President Donald Trump declared a national emergency Friday to fulfill his pledge to construct a wall along the U.S.-Mexico border. AP reporter Mark Sherman explains the significance of the decision.
Congressional Democrats say they'll use "every tool" at their disposal to oppose President Donald Trump's emergency declaration. While many Republicans are falling in line behind Trump's decision, others remain opposed.
President Donald Trump says many other presidents have declared national emergencies. But the presidents he has cited did not use emergency powers to pay for projects that Congress wouldn't support.
In a comment that could be used to challenge his national emergency declaration on building border wall, President Donald Trump told reporters, "I didn't need to do this, but I'd rather do it much faster."
President Donald Trump says he expects legal challenges to his decision to declare a national emergency to erect barriers between the U.S. and Mexico but says he'll be vindicated.
President Donald Trump says he'll declare a national emergency so he can build a southern border wall. He plans to use his executive authority to tap other sources of funding to get a total of $8 billion to build the wall.
Congress lopsidedly approved a border security compromise Thursday that would avert a second painful government shutdown. Money in the bill for border barriers, about $1.4 billion, is far below the $5.7 billion Trump insisted he needed.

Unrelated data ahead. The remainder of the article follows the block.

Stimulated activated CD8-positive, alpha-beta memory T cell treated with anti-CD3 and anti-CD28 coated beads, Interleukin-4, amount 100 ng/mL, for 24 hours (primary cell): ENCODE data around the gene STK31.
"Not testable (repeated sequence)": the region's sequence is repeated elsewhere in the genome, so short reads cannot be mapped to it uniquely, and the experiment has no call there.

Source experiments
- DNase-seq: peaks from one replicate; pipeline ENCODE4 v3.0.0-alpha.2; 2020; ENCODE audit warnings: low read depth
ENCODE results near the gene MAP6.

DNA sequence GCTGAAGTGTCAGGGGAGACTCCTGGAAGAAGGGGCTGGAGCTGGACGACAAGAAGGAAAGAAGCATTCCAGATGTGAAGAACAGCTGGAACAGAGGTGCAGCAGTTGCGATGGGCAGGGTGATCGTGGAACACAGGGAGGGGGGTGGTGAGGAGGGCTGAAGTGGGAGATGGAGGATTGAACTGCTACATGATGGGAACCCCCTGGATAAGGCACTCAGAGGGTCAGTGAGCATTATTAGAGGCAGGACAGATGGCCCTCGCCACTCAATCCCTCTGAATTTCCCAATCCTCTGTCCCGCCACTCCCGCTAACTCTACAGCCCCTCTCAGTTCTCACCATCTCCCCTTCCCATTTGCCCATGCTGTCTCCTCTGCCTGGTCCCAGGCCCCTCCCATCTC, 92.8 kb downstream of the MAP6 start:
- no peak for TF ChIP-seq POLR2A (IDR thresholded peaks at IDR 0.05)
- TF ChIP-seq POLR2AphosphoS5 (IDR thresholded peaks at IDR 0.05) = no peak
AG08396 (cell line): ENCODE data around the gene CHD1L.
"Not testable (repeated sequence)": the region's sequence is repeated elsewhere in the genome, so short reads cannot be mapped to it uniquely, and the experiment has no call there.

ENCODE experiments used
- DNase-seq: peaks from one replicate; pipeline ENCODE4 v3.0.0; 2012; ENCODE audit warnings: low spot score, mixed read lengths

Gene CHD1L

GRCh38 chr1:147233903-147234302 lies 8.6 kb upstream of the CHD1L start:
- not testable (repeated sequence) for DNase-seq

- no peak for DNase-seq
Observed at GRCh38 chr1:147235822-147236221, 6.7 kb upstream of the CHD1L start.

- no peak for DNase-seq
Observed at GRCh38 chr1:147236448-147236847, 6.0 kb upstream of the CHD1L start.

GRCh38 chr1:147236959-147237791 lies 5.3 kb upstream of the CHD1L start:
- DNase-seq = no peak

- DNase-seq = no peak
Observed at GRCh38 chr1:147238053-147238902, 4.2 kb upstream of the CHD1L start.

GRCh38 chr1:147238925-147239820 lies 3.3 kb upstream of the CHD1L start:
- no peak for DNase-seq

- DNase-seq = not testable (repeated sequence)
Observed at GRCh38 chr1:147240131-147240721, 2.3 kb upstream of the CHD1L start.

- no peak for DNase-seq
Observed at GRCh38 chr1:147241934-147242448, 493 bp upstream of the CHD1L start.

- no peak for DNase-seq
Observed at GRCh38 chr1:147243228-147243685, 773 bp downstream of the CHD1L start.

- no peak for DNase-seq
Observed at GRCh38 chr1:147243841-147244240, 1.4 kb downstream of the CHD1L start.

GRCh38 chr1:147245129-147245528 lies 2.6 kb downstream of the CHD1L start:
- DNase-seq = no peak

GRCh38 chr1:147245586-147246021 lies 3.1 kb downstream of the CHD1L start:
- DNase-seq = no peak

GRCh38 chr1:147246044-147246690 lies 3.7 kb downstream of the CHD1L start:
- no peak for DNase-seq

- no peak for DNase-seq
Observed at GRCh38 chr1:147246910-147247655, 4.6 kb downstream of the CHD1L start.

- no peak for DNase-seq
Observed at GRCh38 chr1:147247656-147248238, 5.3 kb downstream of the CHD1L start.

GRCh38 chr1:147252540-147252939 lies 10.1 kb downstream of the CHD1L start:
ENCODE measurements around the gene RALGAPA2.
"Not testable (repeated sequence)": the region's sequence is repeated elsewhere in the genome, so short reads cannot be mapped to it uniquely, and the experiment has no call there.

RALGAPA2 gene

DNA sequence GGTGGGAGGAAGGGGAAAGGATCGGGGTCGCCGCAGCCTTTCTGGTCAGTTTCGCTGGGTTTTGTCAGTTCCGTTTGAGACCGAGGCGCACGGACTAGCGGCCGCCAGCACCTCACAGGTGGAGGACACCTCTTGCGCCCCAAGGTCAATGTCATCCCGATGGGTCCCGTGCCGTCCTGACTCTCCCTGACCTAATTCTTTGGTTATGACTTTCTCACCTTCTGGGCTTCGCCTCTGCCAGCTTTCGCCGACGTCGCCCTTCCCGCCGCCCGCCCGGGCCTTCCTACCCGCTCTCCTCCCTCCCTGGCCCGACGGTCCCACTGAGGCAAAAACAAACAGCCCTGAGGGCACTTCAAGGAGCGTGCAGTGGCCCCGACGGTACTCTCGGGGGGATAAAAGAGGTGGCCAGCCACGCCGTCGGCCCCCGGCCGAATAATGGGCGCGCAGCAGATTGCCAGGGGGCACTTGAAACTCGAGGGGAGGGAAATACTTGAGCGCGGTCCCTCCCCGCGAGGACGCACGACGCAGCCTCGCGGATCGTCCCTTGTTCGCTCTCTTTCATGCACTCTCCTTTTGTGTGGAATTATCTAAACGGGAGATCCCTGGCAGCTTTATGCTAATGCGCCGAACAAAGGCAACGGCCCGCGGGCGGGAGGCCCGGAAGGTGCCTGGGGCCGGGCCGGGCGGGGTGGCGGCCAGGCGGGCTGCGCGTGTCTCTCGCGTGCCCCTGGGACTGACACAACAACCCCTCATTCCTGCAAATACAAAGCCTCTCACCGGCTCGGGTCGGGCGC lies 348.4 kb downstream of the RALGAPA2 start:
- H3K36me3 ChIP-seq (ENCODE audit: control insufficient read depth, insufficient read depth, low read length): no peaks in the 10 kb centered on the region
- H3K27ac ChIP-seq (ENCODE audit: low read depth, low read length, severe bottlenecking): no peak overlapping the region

After a bipartisan vote on border security legislation, senators appeared split over President Donald Trump's plan to declare a national emergency, allowing him to build more of his border wall.
House Speaker Nancy Pelosi says if President Donald Trump declares a national emergency at the border he's making an "end run around Congress."
Senate Majority Leader Mitch McConnell says President Donald Trump has indicated he's prepared to sign the government funding bill to avert another government shutdown and issue a national emergency on the border at the same time.
Longtime Rep. John Dingell was remembered Thursday as "one of the greats" as lawmakers and former colleagues hailed his record-breaking service in the House.
Republican Sen. Chuck Grassley says he's praying that President Trump will sign the border security deal into law to prevent a government shutdown. Sen. Lindsey Graham seemed to have more faith than that, saying Trump is "inclined to sign it."